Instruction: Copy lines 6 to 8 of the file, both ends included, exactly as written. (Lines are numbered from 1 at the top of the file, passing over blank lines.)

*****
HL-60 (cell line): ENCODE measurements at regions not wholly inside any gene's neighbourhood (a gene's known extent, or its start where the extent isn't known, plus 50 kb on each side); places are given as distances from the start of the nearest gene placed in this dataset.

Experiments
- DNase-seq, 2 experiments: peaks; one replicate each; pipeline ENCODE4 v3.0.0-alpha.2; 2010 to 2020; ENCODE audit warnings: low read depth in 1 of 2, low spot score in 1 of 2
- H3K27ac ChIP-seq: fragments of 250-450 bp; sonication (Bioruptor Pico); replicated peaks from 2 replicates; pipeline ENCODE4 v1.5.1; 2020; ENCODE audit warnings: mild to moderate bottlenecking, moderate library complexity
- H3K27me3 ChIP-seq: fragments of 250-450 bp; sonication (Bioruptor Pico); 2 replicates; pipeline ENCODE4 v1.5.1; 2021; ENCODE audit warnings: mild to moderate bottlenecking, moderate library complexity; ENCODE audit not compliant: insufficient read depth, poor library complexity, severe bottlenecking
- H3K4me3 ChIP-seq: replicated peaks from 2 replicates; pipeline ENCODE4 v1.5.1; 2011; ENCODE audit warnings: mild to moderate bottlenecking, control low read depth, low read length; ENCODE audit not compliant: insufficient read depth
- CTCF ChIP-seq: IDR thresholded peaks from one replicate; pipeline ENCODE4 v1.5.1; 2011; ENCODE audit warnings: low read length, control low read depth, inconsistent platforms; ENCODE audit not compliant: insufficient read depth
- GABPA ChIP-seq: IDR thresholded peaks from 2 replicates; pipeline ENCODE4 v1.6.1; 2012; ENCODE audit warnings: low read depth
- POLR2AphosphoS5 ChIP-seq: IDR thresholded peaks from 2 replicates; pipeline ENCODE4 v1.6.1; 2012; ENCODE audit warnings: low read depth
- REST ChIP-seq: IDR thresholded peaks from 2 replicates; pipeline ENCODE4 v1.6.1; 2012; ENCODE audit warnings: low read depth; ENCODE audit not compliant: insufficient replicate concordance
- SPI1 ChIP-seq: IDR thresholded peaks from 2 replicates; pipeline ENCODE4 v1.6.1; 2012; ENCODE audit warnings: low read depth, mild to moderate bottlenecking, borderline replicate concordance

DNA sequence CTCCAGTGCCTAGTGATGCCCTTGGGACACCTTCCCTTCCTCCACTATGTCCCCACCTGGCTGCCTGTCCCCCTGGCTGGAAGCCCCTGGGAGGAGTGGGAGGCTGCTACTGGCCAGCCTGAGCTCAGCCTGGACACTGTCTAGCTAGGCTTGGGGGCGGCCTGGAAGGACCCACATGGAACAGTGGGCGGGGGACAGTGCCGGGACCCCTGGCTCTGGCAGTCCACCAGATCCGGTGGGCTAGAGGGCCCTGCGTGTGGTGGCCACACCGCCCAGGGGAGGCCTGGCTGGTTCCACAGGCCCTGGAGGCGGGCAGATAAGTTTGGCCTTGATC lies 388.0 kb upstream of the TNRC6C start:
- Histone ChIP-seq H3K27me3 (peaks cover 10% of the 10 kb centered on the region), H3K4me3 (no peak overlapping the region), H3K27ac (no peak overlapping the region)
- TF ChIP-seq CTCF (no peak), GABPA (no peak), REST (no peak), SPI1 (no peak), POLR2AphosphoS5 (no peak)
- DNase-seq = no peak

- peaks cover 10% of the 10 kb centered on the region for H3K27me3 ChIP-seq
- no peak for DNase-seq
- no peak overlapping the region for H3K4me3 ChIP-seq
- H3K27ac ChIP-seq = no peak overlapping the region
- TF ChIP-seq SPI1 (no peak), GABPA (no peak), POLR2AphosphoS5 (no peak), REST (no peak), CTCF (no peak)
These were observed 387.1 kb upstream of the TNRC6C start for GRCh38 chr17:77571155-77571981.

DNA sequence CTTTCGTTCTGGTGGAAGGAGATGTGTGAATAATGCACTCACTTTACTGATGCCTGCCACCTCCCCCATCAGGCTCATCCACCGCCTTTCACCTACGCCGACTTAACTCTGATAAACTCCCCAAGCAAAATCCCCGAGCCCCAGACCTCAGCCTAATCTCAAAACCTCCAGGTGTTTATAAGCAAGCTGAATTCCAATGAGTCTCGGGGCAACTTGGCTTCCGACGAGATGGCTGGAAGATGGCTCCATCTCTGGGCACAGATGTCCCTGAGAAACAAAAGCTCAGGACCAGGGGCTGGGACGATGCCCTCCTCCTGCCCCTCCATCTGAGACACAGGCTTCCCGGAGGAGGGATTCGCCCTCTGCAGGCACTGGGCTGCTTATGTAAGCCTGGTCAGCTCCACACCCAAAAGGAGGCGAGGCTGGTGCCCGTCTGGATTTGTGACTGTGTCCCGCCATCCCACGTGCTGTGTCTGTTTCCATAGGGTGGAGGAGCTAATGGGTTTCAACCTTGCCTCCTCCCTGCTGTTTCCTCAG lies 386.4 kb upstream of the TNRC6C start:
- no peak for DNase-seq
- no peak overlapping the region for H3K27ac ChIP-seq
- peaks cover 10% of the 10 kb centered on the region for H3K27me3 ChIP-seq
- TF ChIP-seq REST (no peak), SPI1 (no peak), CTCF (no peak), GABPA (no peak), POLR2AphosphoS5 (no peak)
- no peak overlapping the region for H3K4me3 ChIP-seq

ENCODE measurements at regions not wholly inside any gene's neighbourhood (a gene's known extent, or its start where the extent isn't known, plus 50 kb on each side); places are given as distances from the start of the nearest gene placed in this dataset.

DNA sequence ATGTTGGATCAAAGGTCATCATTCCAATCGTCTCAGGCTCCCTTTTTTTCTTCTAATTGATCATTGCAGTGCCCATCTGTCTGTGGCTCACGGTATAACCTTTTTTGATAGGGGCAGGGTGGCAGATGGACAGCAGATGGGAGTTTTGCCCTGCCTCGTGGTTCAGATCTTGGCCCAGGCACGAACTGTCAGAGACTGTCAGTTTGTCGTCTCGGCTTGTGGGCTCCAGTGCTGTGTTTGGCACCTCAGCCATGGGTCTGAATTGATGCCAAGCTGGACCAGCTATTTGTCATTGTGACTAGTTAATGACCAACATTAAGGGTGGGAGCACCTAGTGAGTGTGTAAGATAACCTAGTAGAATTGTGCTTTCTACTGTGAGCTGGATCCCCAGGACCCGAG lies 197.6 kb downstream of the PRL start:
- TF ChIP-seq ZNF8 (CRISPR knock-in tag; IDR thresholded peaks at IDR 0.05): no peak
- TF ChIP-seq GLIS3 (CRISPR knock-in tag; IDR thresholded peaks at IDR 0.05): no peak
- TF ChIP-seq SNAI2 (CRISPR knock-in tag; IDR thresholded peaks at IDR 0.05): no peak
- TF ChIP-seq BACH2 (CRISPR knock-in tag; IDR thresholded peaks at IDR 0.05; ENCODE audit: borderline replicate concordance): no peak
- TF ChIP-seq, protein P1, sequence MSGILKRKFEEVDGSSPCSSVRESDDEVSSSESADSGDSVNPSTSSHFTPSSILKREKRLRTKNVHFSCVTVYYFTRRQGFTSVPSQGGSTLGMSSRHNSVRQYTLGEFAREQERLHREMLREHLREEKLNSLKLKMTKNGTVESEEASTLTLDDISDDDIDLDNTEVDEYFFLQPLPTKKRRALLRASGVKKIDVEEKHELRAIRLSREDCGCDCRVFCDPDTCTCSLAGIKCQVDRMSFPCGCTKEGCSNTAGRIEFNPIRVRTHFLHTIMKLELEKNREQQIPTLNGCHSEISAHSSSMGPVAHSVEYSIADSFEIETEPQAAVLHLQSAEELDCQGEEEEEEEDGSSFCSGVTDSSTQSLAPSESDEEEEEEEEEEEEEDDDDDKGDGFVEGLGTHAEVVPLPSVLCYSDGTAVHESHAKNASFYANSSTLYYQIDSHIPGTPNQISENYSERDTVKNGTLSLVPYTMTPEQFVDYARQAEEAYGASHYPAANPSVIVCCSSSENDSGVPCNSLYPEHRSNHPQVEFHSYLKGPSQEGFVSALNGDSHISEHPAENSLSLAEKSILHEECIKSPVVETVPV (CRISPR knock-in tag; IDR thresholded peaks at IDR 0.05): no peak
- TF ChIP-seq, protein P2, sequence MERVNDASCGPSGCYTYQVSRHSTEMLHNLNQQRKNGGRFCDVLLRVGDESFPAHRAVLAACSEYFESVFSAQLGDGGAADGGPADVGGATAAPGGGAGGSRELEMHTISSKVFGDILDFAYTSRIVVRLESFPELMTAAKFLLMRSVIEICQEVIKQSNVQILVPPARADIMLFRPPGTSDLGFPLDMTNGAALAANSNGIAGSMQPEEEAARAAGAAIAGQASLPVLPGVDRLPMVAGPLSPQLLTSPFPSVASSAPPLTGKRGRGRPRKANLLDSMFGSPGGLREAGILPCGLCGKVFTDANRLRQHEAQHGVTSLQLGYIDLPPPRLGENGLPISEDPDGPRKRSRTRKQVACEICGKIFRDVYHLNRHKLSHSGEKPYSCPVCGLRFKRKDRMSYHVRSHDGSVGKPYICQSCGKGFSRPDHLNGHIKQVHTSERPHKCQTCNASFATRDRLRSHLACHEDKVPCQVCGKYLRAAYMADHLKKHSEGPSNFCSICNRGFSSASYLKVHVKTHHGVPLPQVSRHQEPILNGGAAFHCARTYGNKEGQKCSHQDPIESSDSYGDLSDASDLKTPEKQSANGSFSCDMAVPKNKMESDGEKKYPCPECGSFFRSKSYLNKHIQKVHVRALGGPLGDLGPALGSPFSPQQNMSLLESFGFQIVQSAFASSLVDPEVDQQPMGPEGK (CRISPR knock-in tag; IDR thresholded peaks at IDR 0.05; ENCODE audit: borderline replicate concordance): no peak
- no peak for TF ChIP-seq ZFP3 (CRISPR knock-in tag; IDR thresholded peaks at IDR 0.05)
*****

- H3K4me3 ChIP-seq: replicated peaks from 2 replicates; pipeline ENCODE4 v1.5.1; 2011; ENCODE audit warnings: mild to moderate bottlenecking, control low read depth, low read length; ENCODE audit not compliant: insufficient read depth
- CTCF ChIP-seq: IDR thresholded peaks from one replicate; pipeline ENCODE4 v1.5.1; 2011; ENCODE audit warnings: low read length, control low read depth, inconsistent platforms; ENCODE audit not compliant: insufficient read depth
- GABPA ChIP-seq: IDR thresholded peaks from 2 replicates; pipeline ENCODE4 v1.6.1; 2012; ENCODE audit warnings: low read depth